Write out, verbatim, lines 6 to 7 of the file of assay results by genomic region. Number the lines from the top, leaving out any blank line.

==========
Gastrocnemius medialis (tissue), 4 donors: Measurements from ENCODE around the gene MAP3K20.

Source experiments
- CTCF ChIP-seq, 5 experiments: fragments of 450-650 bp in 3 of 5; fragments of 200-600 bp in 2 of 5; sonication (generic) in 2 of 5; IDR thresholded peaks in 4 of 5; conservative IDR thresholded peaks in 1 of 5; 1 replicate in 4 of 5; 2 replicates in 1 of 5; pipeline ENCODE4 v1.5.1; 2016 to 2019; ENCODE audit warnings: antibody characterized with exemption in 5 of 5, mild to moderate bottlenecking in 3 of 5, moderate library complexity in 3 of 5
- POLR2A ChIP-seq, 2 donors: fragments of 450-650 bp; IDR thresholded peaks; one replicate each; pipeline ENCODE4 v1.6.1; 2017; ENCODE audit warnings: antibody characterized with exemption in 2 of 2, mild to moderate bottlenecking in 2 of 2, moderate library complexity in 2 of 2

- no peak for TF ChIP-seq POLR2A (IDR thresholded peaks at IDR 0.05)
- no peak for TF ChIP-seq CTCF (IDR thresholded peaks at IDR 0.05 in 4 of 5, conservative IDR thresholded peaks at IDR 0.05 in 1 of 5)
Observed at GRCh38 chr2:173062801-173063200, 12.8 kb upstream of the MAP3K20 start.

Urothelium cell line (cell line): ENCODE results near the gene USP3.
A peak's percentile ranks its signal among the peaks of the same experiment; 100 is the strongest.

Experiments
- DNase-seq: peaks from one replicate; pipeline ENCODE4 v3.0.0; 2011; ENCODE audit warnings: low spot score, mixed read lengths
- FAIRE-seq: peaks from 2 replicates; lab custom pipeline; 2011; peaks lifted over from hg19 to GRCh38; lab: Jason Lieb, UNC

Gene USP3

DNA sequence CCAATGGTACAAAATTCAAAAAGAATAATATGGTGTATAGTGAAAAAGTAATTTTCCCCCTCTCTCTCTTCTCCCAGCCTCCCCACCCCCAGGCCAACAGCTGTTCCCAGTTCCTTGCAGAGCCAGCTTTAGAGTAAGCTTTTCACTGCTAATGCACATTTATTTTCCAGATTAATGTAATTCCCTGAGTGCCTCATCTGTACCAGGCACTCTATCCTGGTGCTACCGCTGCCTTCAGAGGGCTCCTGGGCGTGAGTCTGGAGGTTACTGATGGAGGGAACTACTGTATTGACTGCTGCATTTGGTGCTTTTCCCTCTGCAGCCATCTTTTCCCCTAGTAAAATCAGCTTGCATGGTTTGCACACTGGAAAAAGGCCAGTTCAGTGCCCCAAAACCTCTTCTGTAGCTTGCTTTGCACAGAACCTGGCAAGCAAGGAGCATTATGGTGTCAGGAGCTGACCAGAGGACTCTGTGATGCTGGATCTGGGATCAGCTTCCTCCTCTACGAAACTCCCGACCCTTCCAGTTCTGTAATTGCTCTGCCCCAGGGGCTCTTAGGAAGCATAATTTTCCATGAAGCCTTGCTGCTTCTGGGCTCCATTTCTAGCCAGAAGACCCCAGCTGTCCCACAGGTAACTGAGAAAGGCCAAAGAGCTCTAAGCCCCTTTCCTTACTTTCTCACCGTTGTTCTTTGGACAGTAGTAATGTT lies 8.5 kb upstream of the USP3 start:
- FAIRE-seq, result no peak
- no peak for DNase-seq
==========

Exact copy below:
- no peak for TF ChIP-seq CTCF (IDR thresholded peaks at IDR 0.05 in 4 of 5, conservative IDR thresholded peaks at IDR 0.05 in 1 of 5)
Observed at GRCh38 chr2:173062801-173063200, 12.8 kb upstream of the MAP3K20 start.